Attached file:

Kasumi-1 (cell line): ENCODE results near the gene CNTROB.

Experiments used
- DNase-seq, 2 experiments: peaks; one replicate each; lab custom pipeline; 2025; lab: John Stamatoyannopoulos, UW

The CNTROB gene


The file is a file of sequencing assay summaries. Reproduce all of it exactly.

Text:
Kasumi-1 (cell line): ENCODE results near the gene CNTROB.

Experiments used
- DNase-seq, 2 experiments: peaks; one replicate each; lab custom pipeline; 2025; lab: John Stamatoyannopoulos, UW

The CNTROB gene